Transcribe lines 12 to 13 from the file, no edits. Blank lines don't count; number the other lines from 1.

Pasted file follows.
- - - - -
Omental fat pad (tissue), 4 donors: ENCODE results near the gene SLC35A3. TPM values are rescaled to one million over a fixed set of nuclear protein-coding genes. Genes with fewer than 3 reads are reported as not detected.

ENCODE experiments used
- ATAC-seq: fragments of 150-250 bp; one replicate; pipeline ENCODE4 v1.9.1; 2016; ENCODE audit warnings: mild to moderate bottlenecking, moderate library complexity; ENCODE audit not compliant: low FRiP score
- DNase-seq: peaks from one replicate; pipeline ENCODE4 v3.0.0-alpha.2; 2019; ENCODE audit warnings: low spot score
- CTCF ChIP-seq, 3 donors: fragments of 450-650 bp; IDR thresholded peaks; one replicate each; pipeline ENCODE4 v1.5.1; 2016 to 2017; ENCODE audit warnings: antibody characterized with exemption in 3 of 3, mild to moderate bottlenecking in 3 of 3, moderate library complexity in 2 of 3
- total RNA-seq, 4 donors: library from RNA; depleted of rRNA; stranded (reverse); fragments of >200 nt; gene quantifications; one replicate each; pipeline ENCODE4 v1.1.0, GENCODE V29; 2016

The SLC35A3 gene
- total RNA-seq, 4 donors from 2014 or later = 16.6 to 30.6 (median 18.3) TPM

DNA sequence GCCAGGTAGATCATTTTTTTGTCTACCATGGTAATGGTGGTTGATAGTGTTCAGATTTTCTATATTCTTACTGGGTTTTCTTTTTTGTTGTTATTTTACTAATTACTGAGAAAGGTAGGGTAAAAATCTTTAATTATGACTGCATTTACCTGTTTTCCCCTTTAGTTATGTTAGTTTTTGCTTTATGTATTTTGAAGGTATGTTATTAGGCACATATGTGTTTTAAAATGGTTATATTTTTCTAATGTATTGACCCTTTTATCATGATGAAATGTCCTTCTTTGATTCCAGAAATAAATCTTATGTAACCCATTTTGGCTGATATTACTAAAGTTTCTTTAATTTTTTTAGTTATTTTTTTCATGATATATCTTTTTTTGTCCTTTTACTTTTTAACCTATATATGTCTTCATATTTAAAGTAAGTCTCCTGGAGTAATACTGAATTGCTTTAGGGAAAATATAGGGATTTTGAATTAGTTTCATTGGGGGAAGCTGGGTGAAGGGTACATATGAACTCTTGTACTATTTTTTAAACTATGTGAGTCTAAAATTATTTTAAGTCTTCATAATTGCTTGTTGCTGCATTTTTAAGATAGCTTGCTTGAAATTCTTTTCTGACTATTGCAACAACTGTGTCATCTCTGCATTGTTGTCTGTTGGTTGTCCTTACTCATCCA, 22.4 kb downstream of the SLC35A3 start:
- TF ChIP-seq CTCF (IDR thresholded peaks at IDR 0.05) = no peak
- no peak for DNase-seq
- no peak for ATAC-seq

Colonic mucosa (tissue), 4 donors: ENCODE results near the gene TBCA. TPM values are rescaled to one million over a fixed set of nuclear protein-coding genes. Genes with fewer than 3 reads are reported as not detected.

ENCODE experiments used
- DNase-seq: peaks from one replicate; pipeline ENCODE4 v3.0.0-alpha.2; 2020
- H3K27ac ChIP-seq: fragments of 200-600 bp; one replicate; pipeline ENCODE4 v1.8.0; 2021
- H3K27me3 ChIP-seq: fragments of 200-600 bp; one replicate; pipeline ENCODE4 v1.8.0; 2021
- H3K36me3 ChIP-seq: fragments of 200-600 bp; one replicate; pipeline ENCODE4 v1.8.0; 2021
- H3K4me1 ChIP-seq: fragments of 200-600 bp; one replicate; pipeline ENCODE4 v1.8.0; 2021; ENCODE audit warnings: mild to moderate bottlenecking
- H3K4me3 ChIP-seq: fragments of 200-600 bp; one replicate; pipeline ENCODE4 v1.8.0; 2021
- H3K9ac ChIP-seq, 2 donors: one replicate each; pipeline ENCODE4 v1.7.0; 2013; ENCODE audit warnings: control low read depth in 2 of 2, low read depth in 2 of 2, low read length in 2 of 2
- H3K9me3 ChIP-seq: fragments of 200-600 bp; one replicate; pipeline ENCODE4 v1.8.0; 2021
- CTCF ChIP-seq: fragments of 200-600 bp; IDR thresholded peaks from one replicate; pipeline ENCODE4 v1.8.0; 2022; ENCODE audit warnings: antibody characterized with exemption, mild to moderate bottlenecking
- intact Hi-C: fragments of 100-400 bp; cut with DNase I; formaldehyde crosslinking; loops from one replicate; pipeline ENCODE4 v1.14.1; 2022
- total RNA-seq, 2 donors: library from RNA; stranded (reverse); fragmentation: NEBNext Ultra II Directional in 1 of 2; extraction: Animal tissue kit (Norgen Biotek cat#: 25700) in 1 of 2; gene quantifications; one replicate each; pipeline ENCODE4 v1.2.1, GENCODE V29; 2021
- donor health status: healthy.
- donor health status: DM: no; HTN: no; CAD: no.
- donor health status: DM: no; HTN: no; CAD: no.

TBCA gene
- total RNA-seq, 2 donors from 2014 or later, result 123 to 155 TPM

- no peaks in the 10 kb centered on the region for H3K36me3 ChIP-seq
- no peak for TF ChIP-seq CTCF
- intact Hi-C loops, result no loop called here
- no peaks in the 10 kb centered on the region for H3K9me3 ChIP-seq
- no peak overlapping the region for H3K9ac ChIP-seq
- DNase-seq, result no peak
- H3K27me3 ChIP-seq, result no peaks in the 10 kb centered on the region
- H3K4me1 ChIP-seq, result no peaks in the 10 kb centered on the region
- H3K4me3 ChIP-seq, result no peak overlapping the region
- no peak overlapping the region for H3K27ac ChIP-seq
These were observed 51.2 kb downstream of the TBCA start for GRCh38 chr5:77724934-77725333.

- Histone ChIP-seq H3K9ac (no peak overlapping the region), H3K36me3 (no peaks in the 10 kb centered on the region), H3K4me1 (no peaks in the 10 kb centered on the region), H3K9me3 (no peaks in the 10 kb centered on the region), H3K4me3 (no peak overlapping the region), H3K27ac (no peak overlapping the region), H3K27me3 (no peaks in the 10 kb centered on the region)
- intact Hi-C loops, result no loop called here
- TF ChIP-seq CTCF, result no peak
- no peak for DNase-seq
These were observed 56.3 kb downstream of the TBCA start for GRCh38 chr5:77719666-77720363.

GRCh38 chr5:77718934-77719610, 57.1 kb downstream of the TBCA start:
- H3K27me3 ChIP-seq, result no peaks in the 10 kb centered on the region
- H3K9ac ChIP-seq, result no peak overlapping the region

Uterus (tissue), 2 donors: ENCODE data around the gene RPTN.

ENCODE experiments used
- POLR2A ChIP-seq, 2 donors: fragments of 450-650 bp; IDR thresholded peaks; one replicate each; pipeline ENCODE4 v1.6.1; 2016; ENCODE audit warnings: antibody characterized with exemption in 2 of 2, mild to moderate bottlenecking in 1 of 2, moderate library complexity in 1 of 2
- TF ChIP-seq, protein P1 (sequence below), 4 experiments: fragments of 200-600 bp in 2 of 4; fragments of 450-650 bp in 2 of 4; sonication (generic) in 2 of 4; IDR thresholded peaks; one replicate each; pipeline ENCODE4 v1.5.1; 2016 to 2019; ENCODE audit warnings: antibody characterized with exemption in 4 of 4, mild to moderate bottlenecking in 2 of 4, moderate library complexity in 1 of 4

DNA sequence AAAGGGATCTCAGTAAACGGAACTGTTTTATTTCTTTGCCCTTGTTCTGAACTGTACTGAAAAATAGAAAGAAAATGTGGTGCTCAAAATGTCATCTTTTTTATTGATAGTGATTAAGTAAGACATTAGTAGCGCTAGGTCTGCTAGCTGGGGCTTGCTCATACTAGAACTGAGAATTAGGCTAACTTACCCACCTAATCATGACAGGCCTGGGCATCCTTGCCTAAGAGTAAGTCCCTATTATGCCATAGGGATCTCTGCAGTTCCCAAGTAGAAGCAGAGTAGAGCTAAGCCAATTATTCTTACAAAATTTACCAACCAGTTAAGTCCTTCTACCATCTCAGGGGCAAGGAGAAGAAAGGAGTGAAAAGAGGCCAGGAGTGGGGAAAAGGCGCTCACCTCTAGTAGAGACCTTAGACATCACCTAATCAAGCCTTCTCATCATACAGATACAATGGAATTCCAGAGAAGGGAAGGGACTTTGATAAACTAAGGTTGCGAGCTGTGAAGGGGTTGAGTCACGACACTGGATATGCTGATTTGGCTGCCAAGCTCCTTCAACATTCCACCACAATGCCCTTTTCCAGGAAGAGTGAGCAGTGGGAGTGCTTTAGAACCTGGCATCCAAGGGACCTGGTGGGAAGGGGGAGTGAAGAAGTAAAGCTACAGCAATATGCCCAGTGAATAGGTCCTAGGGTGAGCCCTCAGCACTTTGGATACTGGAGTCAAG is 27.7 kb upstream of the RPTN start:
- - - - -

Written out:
- no peak for ATAC-seq

Colonic mucosa (tissue), 4 donors: ENCODE results near the gene TBCA. TPM values are rescaled to one million over a fixed set of nuclear protein-coding genes. Genes with fewer than 3 reads are reported as not detected.